In general, a unique constraint is violated if there is more than one row in the table where the values of all of the columns included in the constraint are equal. However, two null values are never considered equal in this comparison. That means even in the presence of a unique constraint it is possible to store duplicate rows that contain a null value in at least one of the constrained columns. This behavior conforms to the SQL standard, but we have heard that other SQL databases might not follow this rule. So be careful when developing applications that are intended to be portable.


Here is another solution for when you have multiple nullable columns and Postgres version < 15:

create unique index mytable_uk on mytable(
(array[col1, col2, col3, col4, col5, col6, col7, col8::text]) -- col8 is boolean!

This works because Postgres is able to create unique indexes over arrays, and it uses the memberwise DISTINCT FROM semantics for array comparison, i.e. two arrays are considered the same if their members are the same, with NULL considered equal to NULL. Unlike the COALESCE solution above, this one is "strict", i.e. it distinguishes NULLs from empty strings (if that's important for some reason).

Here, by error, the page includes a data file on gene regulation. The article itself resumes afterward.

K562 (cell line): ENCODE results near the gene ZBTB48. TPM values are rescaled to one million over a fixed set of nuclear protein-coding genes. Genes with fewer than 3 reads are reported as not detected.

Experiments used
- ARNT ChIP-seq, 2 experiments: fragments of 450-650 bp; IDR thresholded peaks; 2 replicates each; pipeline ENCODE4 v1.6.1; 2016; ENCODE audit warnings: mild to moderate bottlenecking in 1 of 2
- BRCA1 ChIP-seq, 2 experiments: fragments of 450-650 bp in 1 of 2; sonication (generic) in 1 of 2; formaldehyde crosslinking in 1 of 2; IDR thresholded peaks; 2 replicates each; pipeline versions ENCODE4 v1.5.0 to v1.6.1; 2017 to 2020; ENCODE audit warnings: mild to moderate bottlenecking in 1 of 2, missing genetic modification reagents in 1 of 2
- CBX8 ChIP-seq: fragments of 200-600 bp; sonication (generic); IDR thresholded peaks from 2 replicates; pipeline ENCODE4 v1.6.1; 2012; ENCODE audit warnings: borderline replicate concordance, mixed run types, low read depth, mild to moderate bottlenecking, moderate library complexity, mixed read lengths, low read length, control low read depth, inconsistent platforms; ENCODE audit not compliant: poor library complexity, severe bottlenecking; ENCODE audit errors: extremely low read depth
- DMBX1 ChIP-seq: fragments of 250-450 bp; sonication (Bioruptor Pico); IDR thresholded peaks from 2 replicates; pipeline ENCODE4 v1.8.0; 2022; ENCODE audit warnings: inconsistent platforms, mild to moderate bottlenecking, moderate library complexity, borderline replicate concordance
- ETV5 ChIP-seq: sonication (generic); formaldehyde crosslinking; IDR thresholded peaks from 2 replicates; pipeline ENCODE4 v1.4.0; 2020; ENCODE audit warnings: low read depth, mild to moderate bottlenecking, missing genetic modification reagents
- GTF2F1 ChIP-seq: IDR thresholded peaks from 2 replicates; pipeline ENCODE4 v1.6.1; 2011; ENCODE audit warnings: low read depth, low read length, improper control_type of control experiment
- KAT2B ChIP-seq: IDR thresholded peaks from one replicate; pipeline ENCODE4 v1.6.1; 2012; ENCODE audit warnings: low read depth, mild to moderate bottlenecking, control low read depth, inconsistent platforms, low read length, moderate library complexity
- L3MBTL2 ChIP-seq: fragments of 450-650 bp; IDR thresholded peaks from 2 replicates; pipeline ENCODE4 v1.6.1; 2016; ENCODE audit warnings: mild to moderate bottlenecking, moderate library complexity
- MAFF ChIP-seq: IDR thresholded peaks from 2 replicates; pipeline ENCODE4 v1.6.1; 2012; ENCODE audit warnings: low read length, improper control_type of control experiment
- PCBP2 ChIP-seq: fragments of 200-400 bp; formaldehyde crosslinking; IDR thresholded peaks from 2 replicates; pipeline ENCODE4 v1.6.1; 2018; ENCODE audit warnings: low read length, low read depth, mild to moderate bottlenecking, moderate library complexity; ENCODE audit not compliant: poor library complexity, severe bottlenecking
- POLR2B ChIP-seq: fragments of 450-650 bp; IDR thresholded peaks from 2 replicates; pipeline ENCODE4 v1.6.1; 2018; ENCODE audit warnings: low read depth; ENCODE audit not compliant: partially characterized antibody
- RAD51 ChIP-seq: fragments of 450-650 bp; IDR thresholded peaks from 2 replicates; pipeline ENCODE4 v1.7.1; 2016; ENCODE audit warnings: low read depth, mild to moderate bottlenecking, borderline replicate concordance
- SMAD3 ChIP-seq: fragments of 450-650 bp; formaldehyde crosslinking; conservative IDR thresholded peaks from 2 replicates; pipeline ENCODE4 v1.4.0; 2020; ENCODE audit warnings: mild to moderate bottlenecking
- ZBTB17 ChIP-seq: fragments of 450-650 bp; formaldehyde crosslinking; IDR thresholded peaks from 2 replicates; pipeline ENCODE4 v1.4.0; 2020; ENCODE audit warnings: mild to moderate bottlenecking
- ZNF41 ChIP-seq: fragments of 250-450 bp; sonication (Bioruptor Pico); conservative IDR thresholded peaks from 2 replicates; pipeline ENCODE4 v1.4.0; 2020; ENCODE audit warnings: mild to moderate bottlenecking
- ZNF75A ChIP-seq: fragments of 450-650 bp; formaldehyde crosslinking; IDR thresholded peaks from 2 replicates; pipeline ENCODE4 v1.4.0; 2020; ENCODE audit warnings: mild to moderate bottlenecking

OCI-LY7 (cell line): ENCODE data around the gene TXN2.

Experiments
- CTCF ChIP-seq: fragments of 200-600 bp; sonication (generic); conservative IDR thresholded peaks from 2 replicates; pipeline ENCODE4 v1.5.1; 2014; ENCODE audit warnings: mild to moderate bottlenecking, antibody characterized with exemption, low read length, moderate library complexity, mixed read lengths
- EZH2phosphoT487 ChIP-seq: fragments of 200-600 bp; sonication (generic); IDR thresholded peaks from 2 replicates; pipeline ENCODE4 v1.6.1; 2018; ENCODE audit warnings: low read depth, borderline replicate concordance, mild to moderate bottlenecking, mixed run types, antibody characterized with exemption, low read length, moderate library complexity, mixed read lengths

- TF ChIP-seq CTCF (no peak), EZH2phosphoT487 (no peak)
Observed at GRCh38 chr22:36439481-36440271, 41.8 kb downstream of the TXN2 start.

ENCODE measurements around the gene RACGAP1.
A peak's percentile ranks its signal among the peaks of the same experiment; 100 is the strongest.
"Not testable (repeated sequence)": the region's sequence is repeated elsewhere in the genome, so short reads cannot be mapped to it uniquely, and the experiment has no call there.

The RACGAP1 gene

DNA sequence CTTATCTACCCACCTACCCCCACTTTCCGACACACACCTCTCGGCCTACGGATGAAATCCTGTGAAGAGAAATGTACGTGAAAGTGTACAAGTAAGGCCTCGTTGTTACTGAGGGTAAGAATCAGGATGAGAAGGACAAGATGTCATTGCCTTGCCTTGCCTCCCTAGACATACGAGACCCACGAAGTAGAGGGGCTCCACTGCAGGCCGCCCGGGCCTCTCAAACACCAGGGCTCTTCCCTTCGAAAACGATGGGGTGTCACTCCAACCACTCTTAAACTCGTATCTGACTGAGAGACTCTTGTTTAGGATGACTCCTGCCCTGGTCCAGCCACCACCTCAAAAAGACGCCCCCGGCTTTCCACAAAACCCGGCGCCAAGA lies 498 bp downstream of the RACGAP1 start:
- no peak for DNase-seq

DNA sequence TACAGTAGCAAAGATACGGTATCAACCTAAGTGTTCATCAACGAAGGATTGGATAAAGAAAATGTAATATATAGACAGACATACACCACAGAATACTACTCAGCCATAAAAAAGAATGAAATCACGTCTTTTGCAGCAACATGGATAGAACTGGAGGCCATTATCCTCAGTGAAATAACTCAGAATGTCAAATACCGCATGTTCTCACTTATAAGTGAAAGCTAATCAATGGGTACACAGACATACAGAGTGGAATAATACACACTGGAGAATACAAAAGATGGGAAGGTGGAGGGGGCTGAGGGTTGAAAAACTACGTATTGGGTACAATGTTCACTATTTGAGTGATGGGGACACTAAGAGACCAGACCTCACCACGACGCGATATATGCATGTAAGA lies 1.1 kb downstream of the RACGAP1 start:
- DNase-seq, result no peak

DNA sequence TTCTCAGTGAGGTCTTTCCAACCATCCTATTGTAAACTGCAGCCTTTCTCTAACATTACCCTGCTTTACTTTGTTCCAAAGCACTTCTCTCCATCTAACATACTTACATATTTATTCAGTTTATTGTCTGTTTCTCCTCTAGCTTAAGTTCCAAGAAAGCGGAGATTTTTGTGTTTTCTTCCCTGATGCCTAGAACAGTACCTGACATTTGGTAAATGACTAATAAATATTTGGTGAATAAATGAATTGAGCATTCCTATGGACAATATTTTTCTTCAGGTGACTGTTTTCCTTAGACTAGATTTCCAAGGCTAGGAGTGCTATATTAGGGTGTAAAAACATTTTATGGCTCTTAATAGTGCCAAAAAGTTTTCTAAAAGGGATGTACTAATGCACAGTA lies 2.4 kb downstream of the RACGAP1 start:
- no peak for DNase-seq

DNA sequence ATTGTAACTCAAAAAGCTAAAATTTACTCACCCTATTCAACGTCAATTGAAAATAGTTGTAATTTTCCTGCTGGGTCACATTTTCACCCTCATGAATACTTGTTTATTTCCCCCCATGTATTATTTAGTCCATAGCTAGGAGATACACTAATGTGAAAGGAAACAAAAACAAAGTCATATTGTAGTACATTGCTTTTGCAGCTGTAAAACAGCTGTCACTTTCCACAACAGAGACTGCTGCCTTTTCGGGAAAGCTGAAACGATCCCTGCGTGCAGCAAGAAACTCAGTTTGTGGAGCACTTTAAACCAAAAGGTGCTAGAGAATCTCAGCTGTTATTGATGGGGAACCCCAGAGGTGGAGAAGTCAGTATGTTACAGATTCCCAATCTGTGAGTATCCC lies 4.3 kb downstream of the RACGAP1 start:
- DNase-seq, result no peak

A potential downside of this solution is that the resulting index will be of no use to the optimizer; its only purpose is to enforce uniqueness. Also, I'd do a performance test before implementing this on a large table.


In Oracle, whence PostgreSQL inherited this behavior, the standard solution is to use a unique Function-Based Index, so perhaps use a Functional Index that replaces NULL with something else.